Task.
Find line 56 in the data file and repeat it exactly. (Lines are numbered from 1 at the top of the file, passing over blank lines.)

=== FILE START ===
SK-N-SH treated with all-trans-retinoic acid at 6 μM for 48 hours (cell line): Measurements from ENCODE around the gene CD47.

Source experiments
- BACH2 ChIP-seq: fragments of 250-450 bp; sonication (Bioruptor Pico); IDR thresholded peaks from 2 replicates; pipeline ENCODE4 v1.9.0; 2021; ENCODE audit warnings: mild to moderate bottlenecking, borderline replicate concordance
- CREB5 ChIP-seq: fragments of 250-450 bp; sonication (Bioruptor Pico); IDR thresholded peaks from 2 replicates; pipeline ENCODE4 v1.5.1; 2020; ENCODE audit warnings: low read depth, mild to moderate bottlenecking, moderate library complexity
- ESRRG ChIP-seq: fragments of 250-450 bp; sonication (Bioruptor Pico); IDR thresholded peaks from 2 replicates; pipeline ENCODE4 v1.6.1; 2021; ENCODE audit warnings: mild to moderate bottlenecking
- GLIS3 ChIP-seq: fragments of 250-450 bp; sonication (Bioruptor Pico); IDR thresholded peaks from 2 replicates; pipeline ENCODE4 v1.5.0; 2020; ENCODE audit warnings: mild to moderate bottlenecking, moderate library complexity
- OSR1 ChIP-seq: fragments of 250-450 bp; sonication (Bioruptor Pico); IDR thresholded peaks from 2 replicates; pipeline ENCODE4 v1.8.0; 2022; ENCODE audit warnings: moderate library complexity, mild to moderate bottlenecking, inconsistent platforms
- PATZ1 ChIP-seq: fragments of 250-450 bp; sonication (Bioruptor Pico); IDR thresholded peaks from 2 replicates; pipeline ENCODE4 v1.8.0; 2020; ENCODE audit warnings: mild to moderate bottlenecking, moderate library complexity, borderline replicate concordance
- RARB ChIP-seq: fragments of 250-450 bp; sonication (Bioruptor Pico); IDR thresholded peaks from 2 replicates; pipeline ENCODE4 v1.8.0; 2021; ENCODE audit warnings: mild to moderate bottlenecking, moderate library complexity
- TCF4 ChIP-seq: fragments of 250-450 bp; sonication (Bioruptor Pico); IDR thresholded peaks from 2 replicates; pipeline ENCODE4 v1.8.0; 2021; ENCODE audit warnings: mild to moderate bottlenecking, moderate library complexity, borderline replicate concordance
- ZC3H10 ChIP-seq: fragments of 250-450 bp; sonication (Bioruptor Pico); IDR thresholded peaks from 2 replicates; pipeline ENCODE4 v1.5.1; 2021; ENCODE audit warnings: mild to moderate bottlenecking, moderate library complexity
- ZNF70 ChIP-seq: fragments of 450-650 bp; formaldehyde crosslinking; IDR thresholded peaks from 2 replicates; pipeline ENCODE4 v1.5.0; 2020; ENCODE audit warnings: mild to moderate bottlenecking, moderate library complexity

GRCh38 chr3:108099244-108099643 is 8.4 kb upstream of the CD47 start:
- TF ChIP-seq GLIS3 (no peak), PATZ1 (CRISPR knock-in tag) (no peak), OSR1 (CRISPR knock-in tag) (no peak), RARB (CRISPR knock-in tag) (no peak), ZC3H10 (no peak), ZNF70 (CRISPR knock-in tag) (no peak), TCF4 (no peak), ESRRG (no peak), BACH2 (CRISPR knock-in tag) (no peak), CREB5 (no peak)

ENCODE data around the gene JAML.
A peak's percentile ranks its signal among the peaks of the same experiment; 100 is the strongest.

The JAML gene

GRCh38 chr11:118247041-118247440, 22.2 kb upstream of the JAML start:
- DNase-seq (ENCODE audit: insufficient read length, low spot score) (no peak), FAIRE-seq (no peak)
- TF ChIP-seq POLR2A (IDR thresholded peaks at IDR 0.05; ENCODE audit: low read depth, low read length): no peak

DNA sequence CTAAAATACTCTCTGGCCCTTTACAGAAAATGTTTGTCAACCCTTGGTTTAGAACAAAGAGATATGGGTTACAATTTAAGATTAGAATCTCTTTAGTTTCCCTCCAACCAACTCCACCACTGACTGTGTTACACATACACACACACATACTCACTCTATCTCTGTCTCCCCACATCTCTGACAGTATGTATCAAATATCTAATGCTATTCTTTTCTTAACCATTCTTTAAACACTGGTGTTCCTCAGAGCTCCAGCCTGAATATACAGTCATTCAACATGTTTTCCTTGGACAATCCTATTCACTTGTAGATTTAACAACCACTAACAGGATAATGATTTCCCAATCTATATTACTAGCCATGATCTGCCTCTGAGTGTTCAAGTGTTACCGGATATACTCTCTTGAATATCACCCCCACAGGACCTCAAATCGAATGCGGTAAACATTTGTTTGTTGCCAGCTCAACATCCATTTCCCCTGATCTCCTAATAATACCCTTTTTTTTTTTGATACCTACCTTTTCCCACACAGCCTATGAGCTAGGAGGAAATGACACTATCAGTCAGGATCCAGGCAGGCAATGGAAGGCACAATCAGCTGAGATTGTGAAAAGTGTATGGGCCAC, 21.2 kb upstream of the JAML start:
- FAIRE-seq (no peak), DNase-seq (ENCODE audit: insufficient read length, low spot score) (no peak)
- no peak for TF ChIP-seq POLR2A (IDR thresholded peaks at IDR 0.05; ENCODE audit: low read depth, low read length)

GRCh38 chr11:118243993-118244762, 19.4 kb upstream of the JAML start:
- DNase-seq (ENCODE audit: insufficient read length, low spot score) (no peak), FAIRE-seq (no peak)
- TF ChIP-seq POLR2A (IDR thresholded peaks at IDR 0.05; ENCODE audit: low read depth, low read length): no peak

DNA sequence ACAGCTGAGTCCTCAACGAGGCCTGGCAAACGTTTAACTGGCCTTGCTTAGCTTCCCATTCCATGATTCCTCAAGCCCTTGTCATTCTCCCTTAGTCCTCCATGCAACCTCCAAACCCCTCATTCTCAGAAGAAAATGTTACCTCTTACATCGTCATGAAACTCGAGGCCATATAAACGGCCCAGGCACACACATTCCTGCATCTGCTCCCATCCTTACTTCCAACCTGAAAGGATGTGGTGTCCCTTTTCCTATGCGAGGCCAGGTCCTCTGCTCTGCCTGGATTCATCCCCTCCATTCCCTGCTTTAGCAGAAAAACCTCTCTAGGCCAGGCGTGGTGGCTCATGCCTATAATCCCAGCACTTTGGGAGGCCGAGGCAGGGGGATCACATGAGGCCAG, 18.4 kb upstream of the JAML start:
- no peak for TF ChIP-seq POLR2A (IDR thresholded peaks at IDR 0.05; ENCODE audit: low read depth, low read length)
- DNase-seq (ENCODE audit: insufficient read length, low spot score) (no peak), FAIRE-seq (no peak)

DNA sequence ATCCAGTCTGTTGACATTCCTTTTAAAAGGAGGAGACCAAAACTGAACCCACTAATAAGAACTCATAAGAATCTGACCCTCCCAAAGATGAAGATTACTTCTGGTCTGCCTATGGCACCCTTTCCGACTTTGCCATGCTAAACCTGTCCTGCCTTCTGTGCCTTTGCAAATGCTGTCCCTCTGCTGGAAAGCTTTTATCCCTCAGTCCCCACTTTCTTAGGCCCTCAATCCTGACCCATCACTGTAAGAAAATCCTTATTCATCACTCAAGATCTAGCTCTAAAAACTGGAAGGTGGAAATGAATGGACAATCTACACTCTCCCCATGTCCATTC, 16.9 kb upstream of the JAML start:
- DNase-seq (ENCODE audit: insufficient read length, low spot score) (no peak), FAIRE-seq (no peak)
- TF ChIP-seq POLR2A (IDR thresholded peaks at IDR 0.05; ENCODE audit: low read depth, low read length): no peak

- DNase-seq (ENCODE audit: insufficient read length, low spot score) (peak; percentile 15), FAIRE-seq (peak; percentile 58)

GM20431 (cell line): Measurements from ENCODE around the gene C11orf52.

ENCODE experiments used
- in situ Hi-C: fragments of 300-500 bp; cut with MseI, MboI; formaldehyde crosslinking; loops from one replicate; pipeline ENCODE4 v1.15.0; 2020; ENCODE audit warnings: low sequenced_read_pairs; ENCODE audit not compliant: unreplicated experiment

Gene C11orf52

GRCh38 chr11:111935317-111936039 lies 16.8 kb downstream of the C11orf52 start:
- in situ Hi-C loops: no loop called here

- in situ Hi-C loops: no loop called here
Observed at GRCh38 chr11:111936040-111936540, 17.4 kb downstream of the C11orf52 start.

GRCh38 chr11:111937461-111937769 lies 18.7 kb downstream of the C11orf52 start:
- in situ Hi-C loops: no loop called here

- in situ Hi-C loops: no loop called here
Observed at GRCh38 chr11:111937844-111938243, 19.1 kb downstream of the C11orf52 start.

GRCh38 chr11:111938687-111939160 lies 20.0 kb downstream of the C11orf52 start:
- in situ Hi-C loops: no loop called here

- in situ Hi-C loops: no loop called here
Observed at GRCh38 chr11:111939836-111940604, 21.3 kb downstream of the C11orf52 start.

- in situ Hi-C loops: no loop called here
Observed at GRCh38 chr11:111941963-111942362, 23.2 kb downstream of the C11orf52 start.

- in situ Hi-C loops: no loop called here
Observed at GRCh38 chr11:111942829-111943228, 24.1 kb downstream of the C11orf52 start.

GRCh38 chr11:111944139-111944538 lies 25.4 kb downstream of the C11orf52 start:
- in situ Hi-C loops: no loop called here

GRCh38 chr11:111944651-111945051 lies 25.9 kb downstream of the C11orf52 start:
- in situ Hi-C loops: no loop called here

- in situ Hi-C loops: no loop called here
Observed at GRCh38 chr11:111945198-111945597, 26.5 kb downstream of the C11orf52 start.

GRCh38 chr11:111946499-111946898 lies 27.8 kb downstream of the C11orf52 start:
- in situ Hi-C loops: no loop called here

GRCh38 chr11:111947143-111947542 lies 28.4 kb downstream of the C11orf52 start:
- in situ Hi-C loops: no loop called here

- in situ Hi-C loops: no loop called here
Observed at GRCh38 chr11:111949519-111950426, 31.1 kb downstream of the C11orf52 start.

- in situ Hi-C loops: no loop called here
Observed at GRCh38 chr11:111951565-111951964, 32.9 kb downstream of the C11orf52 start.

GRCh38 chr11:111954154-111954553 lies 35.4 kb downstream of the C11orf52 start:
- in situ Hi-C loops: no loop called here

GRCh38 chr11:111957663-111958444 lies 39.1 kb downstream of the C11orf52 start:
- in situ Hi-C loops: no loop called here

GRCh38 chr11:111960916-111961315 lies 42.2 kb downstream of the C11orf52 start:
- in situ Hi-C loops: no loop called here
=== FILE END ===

GRCh38 chr11:111944651-111945051 lies 25.9 kb downstream of the C11orf52 start: